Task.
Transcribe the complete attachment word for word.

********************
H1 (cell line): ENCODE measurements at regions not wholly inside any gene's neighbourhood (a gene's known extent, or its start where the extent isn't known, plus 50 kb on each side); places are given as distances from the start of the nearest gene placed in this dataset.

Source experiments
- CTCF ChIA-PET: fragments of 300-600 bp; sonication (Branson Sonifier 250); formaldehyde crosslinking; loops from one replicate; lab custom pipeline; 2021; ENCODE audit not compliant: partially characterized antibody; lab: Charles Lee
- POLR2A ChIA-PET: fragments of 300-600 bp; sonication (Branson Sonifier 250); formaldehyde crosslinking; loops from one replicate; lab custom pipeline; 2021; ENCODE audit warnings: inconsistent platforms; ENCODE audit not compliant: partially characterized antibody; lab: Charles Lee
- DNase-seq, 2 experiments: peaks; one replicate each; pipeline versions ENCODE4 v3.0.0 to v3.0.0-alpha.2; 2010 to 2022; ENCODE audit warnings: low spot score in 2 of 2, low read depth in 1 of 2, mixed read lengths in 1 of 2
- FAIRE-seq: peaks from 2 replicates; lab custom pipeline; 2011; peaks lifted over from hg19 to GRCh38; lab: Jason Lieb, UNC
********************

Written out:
H1 (cell line): ENCODE measurements at regions not wholly inside any gene's neighbourhood (a gene's known extent, or its start where the extent isn't known, plus 50 kb on each side); places are given as distances from the start of the nearest gene placed in this dataset.

Source experiments
- CTCF ChIA-PET: fragments of 300-600 bp; sonication (Branson Sonifier 250); formaldehyde crosslinking; loops from one replicate; lab custom pipeline; 2021; ENCODE audit not compliant: partially characterized antibody; lab: Charles Lee
- POLR2A ChIA-PET: fragments of 300-600 bp; sonication (Branson Sonifier 250); formaldehyde crosslinking; loops from one replicate; lab custom pipeline; 2021; ENCODE audit warnings: inconsistent platforms; ENCODE audit not compliant: partially characterized antibody; lab: Charles Lee
- DNase-seq, 2 experiments: peaks; one replicate each; pipeline versions ENCODE4 v3.0.0 to v3.0.0-alpha.2; 2010 to 2022; ENCODE audit warnings: low spot score in 2 of 2, low read depth in 1 of 2, mixed read lengths in 1 of 2
- FAIRE-seq: peaks from 2 replicates; lab custom pipeline; 2011; peaks lifted over from hg19 to GRCh38; lab: Jason Lieb, UNC